The only credit score factors that affect your grade are payment history, credit utilization, hard inquiries, credit mix, and credit age. A freeze can help you maintain a healthy credit history. How? By preventing fraudsters from damaging your credit utilization ratio or authorizing hard pulls in your name.

 

Pros and Cons of Freezing Credit

Preventing fraudulent activities under your name is the most significant benefit. Being unable to apply for loans, mortgages, and a range of other services is the main drawback. There are several other pros and cons of freezing your credit that also deserve a mention.

Starting with the positives, credit freezes have been free since September 2018. They give you peace of mind by ensuring nobody can access your credit report. In most US states, these don’t expire. So, a freeze stays active until you lift it. Also, for impulse spenders, it’s an efficient way to prevent yourself from applying for new cards or loans.

What about the negative aspects? For starters, this measure isn’t 100% effective. If an imposer already has access to accounts under your name, a security freeze won’t prevent them from generating credit card debt. Also, the procedure takes time, and you must contact each credit bureau individually. This applies to both placing and removing a freeze on your credit.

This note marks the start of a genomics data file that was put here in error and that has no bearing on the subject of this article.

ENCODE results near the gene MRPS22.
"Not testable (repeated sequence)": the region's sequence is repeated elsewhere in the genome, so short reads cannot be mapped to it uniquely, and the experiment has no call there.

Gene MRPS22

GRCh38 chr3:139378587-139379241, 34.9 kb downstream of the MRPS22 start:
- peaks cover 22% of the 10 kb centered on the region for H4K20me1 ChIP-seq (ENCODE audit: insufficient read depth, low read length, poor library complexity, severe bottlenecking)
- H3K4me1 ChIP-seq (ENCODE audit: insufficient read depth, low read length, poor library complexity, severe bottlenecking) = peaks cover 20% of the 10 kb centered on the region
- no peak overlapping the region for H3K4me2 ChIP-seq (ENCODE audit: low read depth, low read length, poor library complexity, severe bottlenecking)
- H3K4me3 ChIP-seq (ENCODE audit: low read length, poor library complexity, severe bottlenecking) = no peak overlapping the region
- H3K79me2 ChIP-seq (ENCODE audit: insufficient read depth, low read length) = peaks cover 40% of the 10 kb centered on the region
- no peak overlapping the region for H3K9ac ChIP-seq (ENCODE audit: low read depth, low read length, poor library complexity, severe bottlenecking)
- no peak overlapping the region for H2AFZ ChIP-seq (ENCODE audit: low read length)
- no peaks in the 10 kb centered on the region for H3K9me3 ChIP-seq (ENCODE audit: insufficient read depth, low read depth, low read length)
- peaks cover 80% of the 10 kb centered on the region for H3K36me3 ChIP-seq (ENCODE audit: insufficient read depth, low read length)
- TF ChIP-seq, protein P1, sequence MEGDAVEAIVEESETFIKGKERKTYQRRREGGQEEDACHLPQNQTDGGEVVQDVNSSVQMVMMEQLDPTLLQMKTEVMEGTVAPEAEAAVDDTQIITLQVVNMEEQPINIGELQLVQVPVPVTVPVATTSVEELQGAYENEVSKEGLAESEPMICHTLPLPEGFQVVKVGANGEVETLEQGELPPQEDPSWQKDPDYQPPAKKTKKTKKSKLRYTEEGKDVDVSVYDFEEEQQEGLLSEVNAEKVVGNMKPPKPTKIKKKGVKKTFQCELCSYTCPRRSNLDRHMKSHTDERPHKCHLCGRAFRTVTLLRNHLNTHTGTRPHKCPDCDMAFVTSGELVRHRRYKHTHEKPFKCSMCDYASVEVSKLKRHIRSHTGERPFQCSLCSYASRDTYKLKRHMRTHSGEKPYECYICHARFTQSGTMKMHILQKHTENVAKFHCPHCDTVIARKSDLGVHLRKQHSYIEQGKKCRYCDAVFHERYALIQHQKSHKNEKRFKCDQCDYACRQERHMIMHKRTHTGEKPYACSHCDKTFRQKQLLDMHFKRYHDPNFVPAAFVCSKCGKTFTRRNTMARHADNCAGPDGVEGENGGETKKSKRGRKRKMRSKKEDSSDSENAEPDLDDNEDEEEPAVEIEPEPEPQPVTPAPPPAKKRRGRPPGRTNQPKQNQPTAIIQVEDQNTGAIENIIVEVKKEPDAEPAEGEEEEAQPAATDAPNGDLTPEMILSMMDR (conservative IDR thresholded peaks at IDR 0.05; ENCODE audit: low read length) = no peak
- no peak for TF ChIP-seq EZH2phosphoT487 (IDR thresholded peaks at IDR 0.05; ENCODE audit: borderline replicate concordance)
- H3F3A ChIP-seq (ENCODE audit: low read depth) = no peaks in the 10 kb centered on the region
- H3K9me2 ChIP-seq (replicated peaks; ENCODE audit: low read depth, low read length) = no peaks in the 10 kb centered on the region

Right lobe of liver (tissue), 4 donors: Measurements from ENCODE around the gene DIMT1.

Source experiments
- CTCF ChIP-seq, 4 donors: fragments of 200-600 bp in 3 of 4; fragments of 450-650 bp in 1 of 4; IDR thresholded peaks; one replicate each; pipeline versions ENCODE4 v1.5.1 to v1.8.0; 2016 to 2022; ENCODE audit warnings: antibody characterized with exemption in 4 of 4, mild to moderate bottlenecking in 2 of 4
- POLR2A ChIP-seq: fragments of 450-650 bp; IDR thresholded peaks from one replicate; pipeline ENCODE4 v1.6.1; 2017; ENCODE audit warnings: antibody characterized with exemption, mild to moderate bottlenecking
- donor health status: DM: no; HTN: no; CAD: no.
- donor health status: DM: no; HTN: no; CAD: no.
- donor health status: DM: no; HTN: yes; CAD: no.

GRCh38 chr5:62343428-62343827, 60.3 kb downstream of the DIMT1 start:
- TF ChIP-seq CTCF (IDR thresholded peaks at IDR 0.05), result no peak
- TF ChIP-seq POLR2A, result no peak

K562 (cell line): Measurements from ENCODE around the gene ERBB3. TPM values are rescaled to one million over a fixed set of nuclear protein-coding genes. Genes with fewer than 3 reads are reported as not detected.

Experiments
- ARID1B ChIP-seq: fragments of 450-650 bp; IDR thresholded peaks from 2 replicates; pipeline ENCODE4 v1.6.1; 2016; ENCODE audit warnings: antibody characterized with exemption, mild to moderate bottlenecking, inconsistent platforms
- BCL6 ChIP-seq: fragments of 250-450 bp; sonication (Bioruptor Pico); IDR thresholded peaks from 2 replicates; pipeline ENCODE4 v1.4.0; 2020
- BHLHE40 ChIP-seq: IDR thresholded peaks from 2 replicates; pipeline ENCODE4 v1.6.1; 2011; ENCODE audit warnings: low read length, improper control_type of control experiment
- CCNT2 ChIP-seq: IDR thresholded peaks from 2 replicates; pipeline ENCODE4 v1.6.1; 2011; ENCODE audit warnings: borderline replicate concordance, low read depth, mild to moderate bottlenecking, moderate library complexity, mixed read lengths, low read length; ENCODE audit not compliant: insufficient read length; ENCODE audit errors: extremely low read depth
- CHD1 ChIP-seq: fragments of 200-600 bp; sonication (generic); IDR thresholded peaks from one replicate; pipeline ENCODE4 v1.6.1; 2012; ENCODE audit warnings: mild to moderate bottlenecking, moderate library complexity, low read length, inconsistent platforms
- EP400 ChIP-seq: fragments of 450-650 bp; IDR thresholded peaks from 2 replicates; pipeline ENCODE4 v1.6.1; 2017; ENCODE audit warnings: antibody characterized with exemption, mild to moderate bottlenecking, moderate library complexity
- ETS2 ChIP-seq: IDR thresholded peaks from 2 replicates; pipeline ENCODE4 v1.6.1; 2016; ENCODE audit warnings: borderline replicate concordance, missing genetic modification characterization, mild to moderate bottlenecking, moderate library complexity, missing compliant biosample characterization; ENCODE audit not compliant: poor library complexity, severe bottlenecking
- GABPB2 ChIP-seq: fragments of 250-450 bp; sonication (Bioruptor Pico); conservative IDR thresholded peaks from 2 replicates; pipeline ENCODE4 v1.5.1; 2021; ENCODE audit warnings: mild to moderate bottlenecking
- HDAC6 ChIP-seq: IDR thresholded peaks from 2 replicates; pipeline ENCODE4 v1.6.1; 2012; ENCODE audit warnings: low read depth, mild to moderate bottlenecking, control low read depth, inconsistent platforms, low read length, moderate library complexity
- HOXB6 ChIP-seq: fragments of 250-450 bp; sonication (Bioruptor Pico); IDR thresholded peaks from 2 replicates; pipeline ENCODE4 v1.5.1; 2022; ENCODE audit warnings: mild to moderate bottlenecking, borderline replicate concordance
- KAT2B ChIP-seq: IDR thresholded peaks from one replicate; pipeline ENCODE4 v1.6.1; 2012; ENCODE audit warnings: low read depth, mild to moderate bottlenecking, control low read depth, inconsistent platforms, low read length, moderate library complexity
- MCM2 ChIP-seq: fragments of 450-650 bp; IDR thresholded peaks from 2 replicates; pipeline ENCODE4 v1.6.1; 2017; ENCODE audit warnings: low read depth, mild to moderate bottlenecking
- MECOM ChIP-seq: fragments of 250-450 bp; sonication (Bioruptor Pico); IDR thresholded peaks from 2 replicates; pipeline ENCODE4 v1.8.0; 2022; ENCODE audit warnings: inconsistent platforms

What Is the Difference Between a Credit Lock and a Credit Freeze?

Freezing credit is a free service regulated by federal law that enables Americans to prevent third-party access to their reports. To lock your credit is like requesting a credit report freeze, but it’s usually a paid service. Credit bureaus or credit monitoring companies offer this option.

Both the credit freeze and the credit lock make your credit report inaccessible. To lift a freeze, you need to use a unique PIN provided by the credit bureau. Credit locks don’t have PINs, so they are much simpler to lift. 

 

Can I Open a Bank Account with a Credit Freeze?

No, it’s not possible to open a bank account while your credit is frozen. Banks must pull your credit report before approving you for a new account, and having a freeze in place prevents that. You, therefore, must unfreeze your credit before trying to open a new bank account.

 

How Much Does It Cost to Freeze Your Credit?

A federal law made credit freezes and year-long fraud alerts free for Americans. This rule came into effect on September 21st, 2018. Before that, the cost of credit freeze ranged between $0 and $30. The price used to depend on state laws and credit bureau policies.

 

What Is the Cost to Unfreeze Credit?

The federal law that came into effect on September 21st, 2018, allows Americans to unfreeze their credit for free. You must contact the credit bureau and provide the PIN to remove a freeze. Before the federal law, credit bureaus charged about $12 for lifting a freeze on your credit.